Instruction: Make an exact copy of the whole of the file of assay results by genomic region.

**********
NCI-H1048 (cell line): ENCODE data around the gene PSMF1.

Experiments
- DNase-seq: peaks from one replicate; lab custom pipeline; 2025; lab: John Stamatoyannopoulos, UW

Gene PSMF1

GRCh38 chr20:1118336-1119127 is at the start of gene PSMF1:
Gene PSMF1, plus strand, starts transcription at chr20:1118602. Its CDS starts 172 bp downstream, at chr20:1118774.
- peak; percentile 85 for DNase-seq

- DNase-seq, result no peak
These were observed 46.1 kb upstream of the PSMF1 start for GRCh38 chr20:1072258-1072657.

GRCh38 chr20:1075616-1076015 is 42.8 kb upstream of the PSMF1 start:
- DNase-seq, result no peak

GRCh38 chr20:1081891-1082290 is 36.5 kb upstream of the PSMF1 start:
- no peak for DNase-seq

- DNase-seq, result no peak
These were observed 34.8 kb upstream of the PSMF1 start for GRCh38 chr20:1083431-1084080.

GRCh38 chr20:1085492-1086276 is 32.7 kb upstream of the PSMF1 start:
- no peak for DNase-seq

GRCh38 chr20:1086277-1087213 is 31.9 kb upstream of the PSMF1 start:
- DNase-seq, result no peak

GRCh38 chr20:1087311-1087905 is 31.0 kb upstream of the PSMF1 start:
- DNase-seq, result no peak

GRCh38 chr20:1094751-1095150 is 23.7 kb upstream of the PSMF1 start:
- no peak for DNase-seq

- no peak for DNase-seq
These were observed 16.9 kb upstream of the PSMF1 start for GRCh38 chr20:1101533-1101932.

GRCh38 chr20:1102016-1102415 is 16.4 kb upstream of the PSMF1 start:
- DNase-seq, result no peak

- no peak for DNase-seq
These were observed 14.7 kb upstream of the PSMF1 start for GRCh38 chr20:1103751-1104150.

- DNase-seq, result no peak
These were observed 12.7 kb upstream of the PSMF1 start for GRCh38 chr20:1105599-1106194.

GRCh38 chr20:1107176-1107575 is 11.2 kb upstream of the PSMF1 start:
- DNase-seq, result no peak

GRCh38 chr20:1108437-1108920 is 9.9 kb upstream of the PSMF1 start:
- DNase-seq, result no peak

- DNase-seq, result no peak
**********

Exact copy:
NCI-H1048 (cell line): ENCODE data around the gene PSMF1.

Experiments
- DNase-seq: peaks from one replicate; lab custom pipeline; 2025; lab: John Stamatoyannopoulos, UW

Gene PSMF1

GRCh38 chr20:1118336-1119127 is at the start of gene PSMF1:
Gene PSMF1, plus strand, starts transcription at chr20:1118602. Its CDS starts 172 bp downstream, at chr20:1118774.
- peak; percentile 85 for DNase-seq

- DNase-seq, result no peak
These were observed 46.1 kb upstream of the PSMF1 start for GRCh38 chr20:1072258-1072657.

GRCh38 chr20:1075616-1076015 is 42.8 kb upstream of the PSMF1 start:
- DNase-seq, result no peak

GRCh38 chr20:1081891-1082290 is 36.5 kb upstream of the PSMF1 start:
- no peak for DNase-seq

- DNase-seq, result no peak
These were observed 34.8 kb upstream of the PSMF1 start for GRCh38 chr20:1083431-1084080.

GRCh38 chr20:1085492-1086276 is 32.7 kb upstream of the PSMF1 start:
- no peak for DNase-seq

GRCh38 chr20:1086277-1087213 is 31.9 kb upstream of the PSMF1 start:
- DNase-seq, result no peak

GRCh38 chr20:1087311-1087905 is 31.0 kb upstream of the PSMF1 start:
- DNase-seq, result no peak

GRCh38 chr20:1094751-1095150 is 23.7 kb upstream of the PSMF1 start:
- no peak for DNase-seq

- no peak for DNase-seq
These were observed 16.9 kb upstream of the PSMF1 start for GRCh38 chr20:1101533-1101932.

GRCh38 chr20:1102016-1102415 is 16.4 kb upstream of the PSMF1 start:
- DNase-seq, result no peak

- no peak for DNase-seq
These were observed 14.7 kb upstream of the PSMF1 start for GRCh38 chr20:1103751-1104150.

- DNase-seq, result no peak
These were observed 12.7 kb upstream of the PSMF1 start for GRCh38 chr20:1105599-1106194.

GRCh38 chr20:1107176-1107575 is 11.2 kb upstream of the PSMF1 start:
- DNase-seq, result no peak

GRCh38 chr20:1108437-1108920 is 9.9 kb upstream of the PSMF1 start:
- DNase-seq, result no peak

- DNase-seq, result no peak